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NFTs and the Legal Questions They Give Rise To


NFTs are one of the hottest topics in the music industry, and understandably so. Just in the first few months of 2021, NFTs generated over $60 million for the music industry. For a brand-new revenue stream that barely existed a year ago, that is extremely exciting! While I encourage every music creator and music business to dip their toe into the NFT waters, it’s important to start taking some legal considerations into account before your next big NFT drop.

NOTE – If you are still figuring out what an NFT is, here is a helpful YouTube video explaining how NFTs work. Check it out and come back to learn the law.

In this article, I’m going to highlight some copyright pitfalls in your NFT releases. Be aware, there are a lot of other legal considerations surrounding NFTs, and I discuss them here. Here’s a quick look at what I will be tackling in this article:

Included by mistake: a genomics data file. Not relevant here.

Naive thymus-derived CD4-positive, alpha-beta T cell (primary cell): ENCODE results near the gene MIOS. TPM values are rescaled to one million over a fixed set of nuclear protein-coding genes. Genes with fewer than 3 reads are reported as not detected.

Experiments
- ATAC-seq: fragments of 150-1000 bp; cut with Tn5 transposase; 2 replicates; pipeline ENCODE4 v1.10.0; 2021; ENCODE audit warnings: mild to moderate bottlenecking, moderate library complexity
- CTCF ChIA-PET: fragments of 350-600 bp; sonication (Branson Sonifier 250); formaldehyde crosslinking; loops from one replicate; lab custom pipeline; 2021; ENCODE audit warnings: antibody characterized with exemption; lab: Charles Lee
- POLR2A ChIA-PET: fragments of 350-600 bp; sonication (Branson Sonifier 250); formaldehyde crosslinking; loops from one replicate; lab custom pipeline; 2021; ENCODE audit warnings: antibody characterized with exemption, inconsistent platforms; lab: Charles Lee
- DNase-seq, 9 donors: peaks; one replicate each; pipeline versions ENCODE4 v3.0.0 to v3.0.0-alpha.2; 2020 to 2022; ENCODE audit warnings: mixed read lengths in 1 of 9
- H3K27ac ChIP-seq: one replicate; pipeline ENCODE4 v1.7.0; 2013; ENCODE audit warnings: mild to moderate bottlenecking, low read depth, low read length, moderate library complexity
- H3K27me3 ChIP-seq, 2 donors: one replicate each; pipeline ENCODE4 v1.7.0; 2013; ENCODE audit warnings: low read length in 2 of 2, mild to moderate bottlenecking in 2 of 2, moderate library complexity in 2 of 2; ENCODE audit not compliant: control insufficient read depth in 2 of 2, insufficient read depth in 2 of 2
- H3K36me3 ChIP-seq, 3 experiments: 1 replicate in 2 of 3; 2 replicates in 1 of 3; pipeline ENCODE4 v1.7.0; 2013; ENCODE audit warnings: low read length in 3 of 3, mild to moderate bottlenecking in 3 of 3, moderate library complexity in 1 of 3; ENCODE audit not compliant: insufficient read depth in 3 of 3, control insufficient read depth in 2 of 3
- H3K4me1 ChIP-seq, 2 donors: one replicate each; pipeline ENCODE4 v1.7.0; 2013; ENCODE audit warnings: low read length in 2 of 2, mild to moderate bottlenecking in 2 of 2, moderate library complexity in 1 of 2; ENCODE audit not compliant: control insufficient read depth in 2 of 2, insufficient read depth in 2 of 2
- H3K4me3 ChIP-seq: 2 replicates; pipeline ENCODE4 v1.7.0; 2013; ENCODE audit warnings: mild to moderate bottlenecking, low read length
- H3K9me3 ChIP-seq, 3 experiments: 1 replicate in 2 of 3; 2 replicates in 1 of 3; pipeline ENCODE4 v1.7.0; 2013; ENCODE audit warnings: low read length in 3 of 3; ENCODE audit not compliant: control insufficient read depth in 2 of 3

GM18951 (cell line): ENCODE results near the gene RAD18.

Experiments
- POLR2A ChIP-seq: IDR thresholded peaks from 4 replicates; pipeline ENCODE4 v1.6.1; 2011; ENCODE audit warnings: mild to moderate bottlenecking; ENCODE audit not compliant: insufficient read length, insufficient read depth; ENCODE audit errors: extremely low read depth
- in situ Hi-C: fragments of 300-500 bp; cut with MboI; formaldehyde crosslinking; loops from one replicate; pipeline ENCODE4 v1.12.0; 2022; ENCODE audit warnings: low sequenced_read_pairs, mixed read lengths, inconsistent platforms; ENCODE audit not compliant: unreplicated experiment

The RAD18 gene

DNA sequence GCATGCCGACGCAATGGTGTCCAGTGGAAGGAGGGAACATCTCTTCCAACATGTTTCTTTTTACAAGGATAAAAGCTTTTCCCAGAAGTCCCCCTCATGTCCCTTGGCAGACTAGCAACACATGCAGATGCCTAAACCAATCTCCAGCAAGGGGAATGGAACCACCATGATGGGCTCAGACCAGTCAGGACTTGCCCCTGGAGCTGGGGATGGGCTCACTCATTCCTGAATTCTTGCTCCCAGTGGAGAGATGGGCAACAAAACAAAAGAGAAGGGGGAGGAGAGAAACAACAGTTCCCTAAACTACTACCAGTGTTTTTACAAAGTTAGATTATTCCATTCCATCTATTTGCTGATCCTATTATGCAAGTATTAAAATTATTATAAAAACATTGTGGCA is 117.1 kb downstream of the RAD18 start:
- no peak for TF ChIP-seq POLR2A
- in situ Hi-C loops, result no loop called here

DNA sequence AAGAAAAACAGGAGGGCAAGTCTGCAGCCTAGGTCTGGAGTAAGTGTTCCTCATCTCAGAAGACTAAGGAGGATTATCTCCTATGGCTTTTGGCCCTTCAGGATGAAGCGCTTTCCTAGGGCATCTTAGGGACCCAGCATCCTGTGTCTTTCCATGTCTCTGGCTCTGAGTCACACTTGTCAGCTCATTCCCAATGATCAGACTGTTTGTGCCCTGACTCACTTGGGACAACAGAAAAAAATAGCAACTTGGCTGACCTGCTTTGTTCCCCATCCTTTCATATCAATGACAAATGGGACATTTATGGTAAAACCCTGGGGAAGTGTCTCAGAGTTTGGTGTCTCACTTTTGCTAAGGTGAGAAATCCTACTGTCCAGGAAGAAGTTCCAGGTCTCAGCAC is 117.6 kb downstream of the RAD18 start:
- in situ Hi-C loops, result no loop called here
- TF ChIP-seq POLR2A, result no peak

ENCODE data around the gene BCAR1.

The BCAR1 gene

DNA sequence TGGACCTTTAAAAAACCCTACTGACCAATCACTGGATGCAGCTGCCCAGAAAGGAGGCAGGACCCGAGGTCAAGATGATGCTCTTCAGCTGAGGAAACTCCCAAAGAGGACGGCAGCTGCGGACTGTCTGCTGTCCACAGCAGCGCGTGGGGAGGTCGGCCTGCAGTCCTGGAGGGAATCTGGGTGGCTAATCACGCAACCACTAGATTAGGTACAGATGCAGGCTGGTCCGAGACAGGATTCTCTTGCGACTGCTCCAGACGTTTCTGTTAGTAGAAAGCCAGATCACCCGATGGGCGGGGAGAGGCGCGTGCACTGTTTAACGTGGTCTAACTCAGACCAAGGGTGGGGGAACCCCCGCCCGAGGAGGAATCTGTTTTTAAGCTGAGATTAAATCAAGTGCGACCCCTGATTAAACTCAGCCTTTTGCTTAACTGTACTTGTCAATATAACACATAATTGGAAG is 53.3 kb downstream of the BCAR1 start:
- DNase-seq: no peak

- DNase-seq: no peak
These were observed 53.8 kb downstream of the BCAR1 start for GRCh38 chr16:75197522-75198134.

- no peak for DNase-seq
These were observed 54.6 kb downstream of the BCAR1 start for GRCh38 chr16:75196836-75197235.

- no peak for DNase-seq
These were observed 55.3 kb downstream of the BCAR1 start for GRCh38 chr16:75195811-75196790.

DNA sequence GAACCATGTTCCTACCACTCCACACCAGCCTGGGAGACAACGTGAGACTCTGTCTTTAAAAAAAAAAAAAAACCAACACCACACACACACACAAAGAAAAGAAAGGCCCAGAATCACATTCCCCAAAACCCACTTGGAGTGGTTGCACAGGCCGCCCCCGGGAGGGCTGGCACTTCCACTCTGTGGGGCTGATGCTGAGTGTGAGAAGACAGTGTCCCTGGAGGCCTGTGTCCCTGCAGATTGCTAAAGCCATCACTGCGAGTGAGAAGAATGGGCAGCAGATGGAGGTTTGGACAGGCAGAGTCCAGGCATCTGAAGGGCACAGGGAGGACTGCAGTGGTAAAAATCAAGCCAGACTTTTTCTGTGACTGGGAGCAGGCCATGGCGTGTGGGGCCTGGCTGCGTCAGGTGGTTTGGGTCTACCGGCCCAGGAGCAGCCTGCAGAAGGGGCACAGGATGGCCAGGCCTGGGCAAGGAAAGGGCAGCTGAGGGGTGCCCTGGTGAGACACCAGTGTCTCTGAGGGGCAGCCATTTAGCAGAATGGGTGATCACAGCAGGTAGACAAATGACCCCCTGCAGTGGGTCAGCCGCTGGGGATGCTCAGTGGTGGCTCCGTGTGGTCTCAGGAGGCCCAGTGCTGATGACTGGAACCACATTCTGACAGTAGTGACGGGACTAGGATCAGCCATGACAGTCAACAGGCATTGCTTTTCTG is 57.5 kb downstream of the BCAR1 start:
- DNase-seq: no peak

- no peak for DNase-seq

• What is being sold?

  • Is the transfer valid?

  • Can you sell what you are selling?

  • What agreements are required?

Why Am I Doing This?

Before diving into the nuts and bolts of the legal issues, I want to touch on why I am writing this article (and these other NFT articles). There are three main reasons these articles are necessary:

  • First, as I explained earlier, the revenue generated in the early stages of NFTs is already significant. As the technology continues to improve, platforms become more efficient, and creators get more…creative, the revenue potential in the NFT market is endless. It is important to start looking seriously at NFTs both from a creative standpoint, a business standpoint, and a legal standpoint.

  • Second, NFTs already touch every facet of the music industry. Run a quick Google search for NFT examples in music, and you’ll come up with album sales, songwriters selling their publishing, ticketing/touring, merchandising, and more. If you don’t think NFTs affect your role in the industry, you’re wrong.